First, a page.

Voila! You’re now looking at your website’s crawl stats. This report shows you how Google has been crawling your website for the last 90 days.
How to interpret the Google Search Console Crawl stats report
Understanding the data you see in the crawl stats is important.
Here’s what you need to know:
- Total crawl requests: Total number of crawl requests to your site, in the time span shown. Duplicate requests to the same URL are counted.
- Total download size: Total size of all files and resources downloaded during crawling, during the period shown. If a resource is already cached from a previous crawl it is not counted. Bytes include file HTML, associated image bytes, script files, and CSS file. This can give you an idea of how ‘heavy’ your site is, and how this might affect crawling.
- Average Response Time: Average page response time for a crawl request to retrieve the page content. Does not include retrieving page resources (scripts, images, and other linked or embedded content) or page rendering time. This shows how quickly your server responds to Googlebot’s request to access a page. The faster, the better.
TIP: Keep in mind that the Crawl Stats report contains a sample of data. To get full data on crawling, you need to do a log file analysis (see below).
Check other similar guides:
- “Indexed, Not Submitted In Sitemap” is now “Indexed” in “Unsubmitted Pages Only”
- Google Search Console For Keyword Research
- Crawl Budget Optimization Guide
Do a log file analysis
For the more technically inclined, log file analysis can provide even deeper insights. Your website’s log files record every request to access your site, including those from Googlebot. By analyzing these files, you can see exactly when and how Googlebot interacted with your site.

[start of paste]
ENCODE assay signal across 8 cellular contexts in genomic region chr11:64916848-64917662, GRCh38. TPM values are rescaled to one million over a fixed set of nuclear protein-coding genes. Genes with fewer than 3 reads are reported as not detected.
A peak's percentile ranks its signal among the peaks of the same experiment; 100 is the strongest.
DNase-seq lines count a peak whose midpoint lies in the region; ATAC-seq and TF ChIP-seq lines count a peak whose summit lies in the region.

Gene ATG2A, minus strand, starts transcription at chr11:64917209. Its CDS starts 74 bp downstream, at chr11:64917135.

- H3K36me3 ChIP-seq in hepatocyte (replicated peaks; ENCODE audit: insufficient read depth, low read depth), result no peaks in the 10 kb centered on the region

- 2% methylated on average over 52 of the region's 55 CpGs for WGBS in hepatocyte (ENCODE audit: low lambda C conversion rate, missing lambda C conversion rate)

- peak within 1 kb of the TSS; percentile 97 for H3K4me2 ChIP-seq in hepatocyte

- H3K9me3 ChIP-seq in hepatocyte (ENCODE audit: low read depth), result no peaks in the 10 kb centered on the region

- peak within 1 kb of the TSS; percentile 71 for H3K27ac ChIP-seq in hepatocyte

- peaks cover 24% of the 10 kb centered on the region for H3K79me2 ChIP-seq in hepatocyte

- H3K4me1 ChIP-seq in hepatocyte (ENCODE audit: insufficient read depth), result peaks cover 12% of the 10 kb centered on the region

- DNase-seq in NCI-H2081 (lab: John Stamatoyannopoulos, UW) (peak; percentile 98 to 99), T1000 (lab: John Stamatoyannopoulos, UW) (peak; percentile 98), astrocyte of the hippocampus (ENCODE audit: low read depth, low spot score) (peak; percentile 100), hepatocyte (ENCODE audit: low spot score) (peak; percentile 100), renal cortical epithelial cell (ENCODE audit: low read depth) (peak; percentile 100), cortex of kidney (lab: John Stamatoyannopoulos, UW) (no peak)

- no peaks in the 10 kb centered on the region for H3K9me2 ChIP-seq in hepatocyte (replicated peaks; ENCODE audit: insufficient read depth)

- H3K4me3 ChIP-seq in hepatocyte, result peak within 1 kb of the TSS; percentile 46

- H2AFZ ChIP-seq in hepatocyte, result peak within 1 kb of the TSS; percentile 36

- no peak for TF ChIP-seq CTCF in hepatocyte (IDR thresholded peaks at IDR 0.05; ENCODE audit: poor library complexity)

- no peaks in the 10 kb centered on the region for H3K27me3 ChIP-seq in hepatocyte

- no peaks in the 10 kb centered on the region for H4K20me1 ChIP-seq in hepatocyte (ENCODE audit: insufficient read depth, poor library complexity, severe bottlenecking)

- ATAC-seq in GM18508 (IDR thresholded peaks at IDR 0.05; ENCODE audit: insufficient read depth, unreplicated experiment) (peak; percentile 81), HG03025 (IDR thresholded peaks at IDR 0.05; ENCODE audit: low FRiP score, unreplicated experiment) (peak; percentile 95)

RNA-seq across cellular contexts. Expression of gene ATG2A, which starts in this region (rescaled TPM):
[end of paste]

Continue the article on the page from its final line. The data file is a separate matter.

How to get Google to crawl a site
Now, let’s dive into the exciting part: how to encourage Google to crawl your website more frequently.
Here’s how you can use it to encourage Google to crawl your site:
- Request indexation in Inspect URL: In the Google Search Console dashboard, you’ll find a feature called “URL Inspection”. Simply plug in the URL you want Google to crawl, and then hit the “Request Indexing” button. This gives Google a nudge to crawl your URL, but remember, it’s just a request. Google decides when and how to crawl your page based on its algorithms.
- Use Google Search Console Indexing API: Now, this is a bit more technical, but Google does provide an Indexing API that can be used to inform Google of new or updated URLs. However, this feature is primarily intended for job posting and live streaming websites.
But that’s not all. There are other measures you can take to increase the crawl rate of your site:
- Fixing Errors: Keep a close eye on your Google Search Console reports for any crawl errors. If Google encounters issues while trying to crawl your site, it may decide to visit less frequently. So, iron out those bugs!
- Regular Content Updates: Google loves fresh content. Regularly updating your site with new, quality content can entice Googlebot to visit more often.
- Earning Backlinks: High-quality backlinks from reputable sites can significantly improve your site’s authority in the eyes of Google, making it more likely to be crawled frequently.
- Technical SEO: Ensuring your site is technically sound is crucial. This includes aspects like a clean site architecture, optimized page load speeds, properly implemented meta tags, and a well-structured XML sitemap.
Remember, you want to make Google’s job as easy as possible. A well-structured, error-free, frequently updated website with plenty of backlinks is like a welcome mat for Googlebot.
Roll it out and let Google do its thing!
How often does google crawl a site? FAQs
And here are the most often asked questions about Google’s crawling frequency.